However, the First Amendment does not always prevail over the right of publicity. In 1976, the Ohio Supreme Court discussed the right of publicity in Zacchini v. Scripps-Howard Broadcasting Co. Here, Zacchini, known as the Human Cannonball, was videotaped without his consent while performing his act of being shot out of a canon. His performance was later broadcast on a television news program. The Ohio Supreme Court held that Zacchini’s right of publicity was outweighed by the First Amendment. On appeal, the U.S. Supreme Court reversed, holding that the First Amendment did not insulate the defendant from liability for violating Zacchini’s right of publicity where the defendant broadcast the plaintiff’s entire act.
The outcome of these conflicts often turns on whether the use of a celebrity’s name or likeness is “transformative.” When artistic expression takes the form of a literal depiction or imitation of a celebrity for commercial gain, without adding any new expression, the right of publicity will likely be the paramount right. However, when a work contains significant creative elements it is more likely to be considered worthy of First Amendment protection, and less likely to interfere with the economic interests protected by the right of publicity.
In other words, the issue becomes whether the celebrity’s likeness is one of the “raw materials” from which an original work is synthesized, or whether the depiction or imitation of the celebrity is the very sum and substance of the work in question. If a product containing a celebrity’s likeness has been so transformed that it has become something new and original, and more the product of defendant’s own expression rather than the celebrity’s likeness, then it will be considered protected expression.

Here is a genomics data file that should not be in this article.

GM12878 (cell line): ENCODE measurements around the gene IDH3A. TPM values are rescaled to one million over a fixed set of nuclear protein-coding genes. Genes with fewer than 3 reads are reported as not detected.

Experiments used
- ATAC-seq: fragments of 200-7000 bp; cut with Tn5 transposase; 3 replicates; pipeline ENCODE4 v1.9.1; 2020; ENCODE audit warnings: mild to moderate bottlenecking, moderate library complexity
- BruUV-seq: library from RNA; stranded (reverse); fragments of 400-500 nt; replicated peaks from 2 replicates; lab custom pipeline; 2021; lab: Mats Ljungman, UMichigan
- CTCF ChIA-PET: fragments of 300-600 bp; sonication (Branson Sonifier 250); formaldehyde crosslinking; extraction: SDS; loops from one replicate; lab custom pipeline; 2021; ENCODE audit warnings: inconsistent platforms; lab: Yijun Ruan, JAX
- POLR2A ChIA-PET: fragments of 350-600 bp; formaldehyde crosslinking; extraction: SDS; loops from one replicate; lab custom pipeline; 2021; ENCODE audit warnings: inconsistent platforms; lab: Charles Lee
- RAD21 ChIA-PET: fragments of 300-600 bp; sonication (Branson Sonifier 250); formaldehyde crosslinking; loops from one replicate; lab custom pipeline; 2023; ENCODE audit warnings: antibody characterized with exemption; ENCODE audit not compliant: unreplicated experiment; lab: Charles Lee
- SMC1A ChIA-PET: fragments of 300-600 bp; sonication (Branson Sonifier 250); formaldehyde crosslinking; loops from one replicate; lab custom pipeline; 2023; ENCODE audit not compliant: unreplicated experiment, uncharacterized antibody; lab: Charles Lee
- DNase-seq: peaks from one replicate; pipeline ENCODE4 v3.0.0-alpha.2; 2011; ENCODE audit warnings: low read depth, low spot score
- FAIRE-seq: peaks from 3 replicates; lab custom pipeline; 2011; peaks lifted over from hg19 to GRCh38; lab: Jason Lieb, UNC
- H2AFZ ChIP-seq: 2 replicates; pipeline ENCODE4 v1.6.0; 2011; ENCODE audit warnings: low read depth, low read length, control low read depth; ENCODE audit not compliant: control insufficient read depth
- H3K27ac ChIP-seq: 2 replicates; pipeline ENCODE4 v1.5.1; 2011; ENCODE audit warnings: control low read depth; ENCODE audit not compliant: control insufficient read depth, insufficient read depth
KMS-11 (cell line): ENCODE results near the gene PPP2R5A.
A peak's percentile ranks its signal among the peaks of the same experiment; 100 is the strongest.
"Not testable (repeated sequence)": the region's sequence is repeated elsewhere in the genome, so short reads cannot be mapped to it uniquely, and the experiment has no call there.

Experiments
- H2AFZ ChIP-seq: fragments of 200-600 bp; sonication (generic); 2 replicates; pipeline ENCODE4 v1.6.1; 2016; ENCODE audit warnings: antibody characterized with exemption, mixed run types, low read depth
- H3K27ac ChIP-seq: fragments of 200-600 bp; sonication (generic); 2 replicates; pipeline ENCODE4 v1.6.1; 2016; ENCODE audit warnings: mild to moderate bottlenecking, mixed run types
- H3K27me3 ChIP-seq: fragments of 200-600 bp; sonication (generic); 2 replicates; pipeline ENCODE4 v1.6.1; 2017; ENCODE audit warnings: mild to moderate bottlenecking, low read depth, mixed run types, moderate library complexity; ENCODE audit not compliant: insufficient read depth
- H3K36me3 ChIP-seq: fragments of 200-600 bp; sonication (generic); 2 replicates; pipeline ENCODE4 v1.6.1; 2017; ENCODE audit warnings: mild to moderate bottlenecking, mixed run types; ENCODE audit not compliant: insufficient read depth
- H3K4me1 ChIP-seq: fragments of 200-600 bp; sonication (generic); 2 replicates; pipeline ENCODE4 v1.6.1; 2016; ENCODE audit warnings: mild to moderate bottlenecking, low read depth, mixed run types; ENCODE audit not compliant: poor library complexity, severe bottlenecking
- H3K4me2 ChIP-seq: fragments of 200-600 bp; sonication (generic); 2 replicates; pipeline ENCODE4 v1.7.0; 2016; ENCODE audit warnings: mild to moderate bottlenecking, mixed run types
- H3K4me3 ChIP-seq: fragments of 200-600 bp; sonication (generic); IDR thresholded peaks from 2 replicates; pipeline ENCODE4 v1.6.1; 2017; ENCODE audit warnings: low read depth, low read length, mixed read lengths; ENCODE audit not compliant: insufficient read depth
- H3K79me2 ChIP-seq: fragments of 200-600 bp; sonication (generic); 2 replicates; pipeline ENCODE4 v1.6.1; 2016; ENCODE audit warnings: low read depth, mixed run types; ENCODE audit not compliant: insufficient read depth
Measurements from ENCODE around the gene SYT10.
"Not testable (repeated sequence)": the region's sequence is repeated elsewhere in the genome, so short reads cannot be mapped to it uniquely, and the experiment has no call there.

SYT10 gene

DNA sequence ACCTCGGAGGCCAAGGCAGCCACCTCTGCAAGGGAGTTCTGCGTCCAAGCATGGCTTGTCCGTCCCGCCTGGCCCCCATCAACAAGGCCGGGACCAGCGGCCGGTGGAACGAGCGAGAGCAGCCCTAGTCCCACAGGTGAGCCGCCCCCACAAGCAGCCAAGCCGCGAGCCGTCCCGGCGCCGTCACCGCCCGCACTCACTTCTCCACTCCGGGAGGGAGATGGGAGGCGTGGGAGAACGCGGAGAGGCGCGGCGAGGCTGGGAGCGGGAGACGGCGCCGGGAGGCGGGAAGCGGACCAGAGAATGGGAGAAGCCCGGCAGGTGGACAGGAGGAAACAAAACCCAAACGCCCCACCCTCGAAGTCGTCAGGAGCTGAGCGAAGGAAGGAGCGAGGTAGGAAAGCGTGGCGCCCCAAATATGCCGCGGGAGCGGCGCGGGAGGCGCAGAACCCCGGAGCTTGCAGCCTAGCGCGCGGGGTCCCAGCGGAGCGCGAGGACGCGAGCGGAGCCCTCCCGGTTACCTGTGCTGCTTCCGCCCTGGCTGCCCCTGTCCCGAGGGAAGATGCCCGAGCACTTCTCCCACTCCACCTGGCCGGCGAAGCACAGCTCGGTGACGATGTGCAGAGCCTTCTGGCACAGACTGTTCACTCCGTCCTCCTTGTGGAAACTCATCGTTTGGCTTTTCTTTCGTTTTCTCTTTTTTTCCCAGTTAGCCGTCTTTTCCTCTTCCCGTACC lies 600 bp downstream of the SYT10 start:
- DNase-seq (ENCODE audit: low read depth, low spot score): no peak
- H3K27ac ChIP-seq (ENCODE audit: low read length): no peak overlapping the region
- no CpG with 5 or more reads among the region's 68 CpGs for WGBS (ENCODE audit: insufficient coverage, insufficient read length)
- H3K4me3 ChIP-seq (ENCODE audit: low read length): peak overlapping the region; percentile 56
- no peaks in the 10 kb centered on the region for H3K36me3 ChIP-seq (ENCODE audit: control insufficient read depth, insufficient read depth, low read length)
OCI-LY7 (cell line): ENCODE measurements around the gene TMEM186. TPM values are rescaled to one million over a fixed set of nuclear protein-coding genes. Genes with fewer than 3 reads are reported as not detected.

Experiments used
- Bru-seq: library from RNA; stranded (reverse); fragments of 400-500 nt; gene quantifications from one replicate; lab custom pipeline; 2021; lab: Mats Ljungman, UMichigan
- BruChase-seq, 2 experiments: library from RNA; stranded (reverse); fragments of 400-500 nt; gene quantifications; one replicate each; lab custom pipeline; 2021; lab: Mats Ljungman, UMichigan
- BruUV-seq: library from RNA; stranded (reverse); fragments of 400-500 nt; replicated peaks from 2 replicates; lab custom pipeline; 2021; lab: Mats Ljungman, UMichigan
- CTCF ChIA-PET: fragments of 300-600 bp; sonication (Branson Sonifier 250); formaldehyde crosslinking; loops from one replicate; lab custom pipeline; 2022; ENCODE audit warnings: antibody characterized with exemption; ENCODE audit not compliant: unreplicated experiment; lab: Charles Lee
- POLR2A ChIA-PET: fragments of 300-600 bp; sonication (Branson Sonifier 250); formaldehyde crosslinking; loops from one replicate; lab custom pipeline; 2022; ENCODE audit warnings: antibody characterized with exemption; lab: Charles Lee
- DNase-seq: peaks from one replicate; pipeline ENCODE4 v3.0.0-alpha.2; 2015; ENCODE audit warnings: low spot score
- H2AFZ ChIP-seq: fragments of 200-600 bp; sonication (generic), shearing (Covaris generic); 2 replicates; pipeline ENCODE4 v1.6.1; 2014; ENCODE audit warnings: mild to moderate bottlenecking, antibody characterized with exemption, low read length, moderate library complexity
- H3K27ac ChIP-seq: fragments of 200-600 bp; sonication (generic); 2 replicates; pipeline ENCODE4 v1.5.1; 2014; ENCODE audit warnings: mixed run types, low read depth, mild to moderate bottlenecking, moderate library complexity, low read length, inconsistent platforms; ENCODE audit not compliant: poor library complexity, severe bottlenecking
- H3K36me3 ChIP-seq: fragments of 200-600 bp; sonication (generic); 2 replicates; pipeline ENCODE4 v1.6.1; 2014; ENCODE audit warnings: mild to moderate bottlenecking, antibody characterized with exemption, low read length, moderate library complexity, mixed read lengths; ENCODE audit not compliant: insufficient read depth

In one case, an artist’s drawings of the Three Stooges, which were little more than literal reproductions of their likenesses sold as lithographs and on T-shirts, were denied protection under the First Amendment. In another case, a court found that comic book illustrations depicting the musician brothers Johnny and Edgar Winter as half human and half worm were sufficiently transformative to qualify for First Amendment protection.
In the Rick Ross case, the California Court of Appeal found that Roberts created a celebrity identity using the name Rick Ross, a cocaine kingpin turned rapper. He composed music out of fictional tales of dealing drugs and other exploits — some of which related to Ricky Ross. However, the court found that he was not simply an imposter seeking to profit solely off the name and reputation of Ricky Ross.
While the trial court had granted Roberts’ motion for summary judgment on the basis that Ross’ claim was barred by statutes of limitation and the doctrine of laches, the Court of Appeal was not convinced that the trial court’s rulings were correct. However, it found for Roberts based on a First Amendment defense. The court concluded “Using the name and certain details of an infamous criminal’s life as basic elements, he [Roberts] created original artistic works.” The court explained: “A work is transformative if it adds ‘new expression…The economic value of Roberts’s work is reflected to a large extent by the number of CD’s and records he sells. It can safely be assumed that when individuals purchase music, they generally do so in order to listen to music that they enjoy. It defies credibility to suggest that Roberts gained success primarily from appropriation of plaintiff’s name and identity, instead of from the music and professional persona that he (and the other defendants) created.
In summary, the court found that Roberts’ music and persona were much more than literal depictions of the real Rick Ross, and therefore were protected under the First Amendment. click here to read full case
 Hicks v. Casablanca Records, 464 F. Supp 426 (S.D.N.Y. 1978).
 See Zacchini v. Scripps-Howard Broadcasting Co., 433 U.S. 562 (1977).
 See, Cal. Comedy III Productions v. Gary Saderup, 25 Cal.4th 387, 406 (2001).
 See, Winter v. DC Comics, 30 Cal.4th 881, 890–891 (2003).
 222 Cal.App.4th 677, 13 Cal. Daily Op. Serv. 13,893, 2013 Daily Journal D.A.R. 16,737.